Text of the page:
Another widely articulated sentiment is the contention that rising Maoist violence and mass killings are ‘acts of desperation’. Attempts have been made to reinforce this position by a number of media plants suggesting that the Maoists are on the verge of a split because of ‘ideological differences’ and wrangles over jurisdiction and the sharing of booty. The unsettling reality is, the dramatic Maoist attacks witnessed over the past months are far from the ‘acts of desperation’ the more vacuous among our political leaders would have us believe. These are manifestations of the strategic confidence and tactical capability of the rebels, on the one hand, and of strategic and operational infirmity of the state’s Forces, on the other. As the Maoists expand and consolidate areas of activity and influence, these attacks will become more frequent and lethal, pushing the already over-extended capacities of the security establishment towards a breaking point. 

In the wake of the Chintalnar incident, the home minister informed Parliament – and through it, the nation – that he was "not afraid of the Maoists". [For different reasons, neither, frankly, am I; Chidambaram is extraordinarily well protected; I doubt if the Maoists will waste a bullet on me.] But ask the CPMF companies flung about randomly into the dense jungles of the Maoist heartlands; ask the ill-equipped, ill-trained Policemen, huddled in unprotected Police Stations and Posts, wondering, each moment of each day, whether it is their turn to be overrun; ask the tiny contingents that are sent out for ‘area domination’ into territories they know little or nothing of, and whose ends they cannot imagine, leave alone dominate; and the answer you will uniformly get is, yes, we are afraid; very afraid.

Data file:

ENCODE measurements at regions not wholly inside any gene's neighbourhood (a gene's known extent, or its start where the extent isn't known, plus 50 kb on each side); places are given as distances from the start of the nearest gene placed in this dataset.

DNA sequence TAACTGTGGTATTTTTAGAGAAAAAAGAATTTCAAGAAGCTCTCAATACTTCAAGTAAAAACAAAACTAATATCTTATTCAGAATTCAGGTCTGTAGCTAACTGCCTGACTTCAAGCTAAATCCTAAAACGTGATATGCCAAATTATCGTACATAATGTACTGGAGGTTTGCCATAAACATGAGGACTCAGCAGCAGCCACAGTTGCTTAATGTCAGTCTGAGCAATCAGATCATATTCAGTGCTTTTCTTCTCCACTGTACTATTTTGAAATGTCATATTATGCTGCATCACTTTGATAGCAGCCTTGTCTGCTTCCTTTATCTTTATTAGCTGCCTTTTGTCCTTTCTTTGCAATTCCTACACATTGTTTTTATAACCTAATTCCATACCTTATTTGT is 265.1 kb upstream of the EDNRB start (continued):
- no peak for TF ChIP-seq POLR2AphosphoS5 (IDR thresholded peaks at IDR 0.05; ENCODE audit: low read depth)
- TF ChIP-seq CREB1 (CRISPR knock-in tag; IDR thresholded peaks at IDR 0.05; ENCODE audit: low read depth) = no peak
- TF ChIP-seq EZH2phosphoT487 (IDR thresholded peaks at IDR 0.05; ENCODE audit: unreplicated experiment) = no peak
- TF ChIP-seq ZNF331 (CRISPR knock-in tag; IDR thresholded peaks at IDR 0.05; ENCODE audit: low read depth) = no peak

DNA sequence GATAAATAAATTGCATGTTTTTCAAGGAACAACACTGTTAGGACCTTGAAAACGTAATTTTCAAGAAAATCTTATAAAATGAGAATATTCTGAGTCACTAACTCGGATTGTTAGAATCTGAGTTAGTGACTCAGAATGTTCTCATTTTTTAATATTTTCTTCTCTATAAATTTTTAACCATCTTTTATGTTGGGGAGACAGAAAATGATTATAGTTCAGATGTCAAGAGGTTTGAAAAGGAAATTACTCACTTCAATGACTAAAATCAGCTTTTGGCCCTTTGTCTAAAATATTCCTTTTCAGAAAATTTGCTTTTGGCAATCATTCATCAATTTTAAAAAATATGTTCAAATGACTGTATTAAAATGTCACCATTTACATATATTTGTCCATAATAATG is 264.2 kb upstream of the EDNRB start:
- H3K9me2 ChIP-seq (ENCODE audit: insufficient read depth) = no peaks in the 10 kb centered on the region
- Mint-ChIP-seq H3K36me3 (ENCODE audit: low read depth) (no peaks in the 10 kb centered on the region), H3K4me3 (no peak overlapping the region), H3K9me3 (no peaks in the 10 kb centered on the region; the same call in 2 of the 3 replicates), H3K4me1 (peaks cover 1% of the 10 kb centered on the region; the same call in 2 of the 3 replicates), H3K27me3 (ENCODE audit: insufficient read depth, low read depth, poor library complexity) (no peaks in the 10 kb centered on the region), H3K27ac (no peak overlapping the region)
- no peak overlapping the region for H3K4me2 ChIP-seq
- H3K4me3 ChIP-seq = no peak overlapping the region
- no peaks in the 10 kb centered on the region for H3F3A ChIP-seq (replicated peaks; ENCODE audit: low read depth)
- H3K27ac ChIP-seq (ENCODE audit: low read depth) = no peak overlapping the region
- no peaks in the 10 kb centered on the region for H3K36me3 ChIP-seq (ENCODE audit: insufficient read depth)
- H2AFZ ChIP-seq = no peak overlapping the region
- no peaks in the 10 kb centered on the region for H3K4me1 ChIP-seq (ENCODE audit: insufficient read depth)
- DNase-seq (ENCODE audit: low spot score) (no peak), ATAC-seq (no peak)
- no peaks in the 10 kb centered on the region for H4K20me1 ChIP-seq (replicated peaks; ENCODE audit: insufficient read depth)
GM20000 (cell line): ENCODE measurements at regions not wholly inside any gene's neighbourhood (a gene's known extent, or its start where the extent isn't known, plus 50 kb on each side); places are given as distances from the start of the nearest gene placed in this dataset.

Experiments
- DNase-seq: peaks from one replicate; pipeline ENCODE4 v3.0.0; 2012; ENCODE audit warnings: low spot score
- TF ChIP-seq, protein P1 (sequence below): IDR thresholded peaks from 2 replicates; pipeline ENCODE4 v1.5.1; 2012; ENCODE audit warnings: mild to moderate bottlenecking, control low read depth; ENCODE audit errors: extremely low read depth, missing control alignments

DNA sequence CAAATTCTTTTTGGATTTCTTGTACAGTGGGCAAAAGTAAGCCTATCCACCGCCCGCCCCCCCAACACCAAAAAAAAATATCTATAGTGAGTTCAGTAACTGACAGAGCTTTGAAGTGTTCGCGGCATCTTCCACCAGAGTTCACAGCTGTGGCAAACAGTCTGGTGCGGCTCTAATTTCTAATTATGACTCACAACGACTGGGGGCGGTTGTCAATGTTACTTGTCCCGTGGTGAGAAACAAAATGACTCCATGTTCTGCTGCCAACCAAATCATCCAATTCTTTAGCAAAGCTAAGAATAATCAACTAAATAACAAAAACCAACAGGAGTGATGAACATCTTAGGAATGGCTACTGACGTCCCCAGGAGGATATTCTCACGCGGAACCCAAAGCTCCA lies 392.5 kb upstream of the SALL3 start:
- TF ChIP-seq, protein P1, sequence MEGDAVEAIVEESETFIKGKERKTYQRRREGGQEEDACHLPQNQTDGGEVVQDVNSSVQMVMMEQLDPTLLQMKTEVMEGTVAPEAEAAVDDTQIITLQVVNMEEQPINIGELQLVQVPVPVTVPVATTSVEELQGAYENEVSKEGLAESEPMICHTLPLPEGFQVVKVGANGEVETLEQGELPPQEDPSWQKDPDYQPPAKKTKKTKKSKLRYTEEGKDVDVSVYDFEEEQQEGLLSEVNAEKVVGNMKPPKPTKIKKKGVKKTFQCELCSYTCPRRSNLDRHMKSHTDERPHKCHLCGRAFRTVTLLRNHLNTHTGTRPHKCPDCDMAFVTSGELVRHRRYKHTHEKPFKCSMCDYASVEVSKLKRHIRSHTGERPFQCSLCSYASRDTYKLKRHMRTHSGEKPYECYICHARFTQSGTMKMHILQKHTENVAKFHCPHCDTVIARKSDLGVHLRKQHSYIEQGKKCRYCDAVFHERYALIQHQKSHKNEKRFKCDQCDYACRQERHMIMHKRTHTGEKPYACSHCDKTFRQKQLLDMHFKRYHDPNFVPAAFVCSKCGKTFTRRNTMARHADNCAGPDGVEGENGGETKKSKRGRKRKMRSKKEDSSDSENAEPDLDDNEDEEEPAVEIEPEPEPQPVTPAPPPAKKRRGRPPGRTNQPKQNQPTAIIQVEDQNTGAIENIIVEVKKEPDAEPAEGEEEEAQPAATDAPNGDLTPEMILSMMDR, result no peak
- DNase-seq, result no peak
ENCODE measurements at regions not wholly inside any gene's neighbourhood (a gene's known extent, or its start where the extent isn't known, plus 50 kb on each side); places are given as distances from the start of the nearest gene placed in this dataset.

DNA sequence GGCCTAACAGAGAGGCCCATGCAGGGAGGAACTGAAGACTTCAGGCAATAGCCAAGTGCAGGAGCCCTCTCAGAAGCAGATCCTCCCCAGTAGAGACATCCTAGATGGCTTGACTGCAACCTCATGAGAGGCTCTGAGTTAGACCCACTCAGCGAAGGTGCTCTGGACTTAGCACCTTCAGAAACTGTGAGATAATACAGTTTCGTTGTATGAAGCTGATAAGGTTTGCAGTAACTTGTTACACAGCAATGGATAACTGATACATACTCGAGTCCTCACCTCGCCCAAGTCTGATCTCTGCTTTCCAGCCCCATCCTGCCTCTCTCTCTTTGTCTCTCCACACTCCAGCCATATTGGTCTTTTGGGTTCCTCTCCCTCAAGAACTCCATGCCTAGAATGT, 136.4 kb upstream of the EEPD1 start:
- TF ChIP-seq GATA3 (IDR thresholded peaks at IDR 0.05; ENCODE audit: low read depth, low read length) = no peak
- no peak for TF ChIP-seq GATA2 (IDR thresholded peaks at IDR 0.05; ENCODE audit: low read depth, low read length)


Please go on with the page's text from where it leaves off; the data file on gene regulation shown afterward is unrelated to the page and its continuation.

And that is what matters. The Policeman, today, is marked out by his uniform, not as a symbol of the state’s authority, or as an agent of its power, but a hapless and preferred target of Maoist violence. When he is killed, this is not because a necessary ‘cost of war’ is to be rendered; it is, more often than not, a life simply thrown away to strategic and tactical stupidity. There is, as has repeatedly been noted, no calculus of victory here; only empty posturing and irresponsible individual ambition.

Who are these people who call themselves the state’s strategists? Who holds them to account? How are the same cycles of operational failure repeated again and again without correctives? How can the same vacuous, failed, rhetoric exhaust the policy discourse for endless years and decades?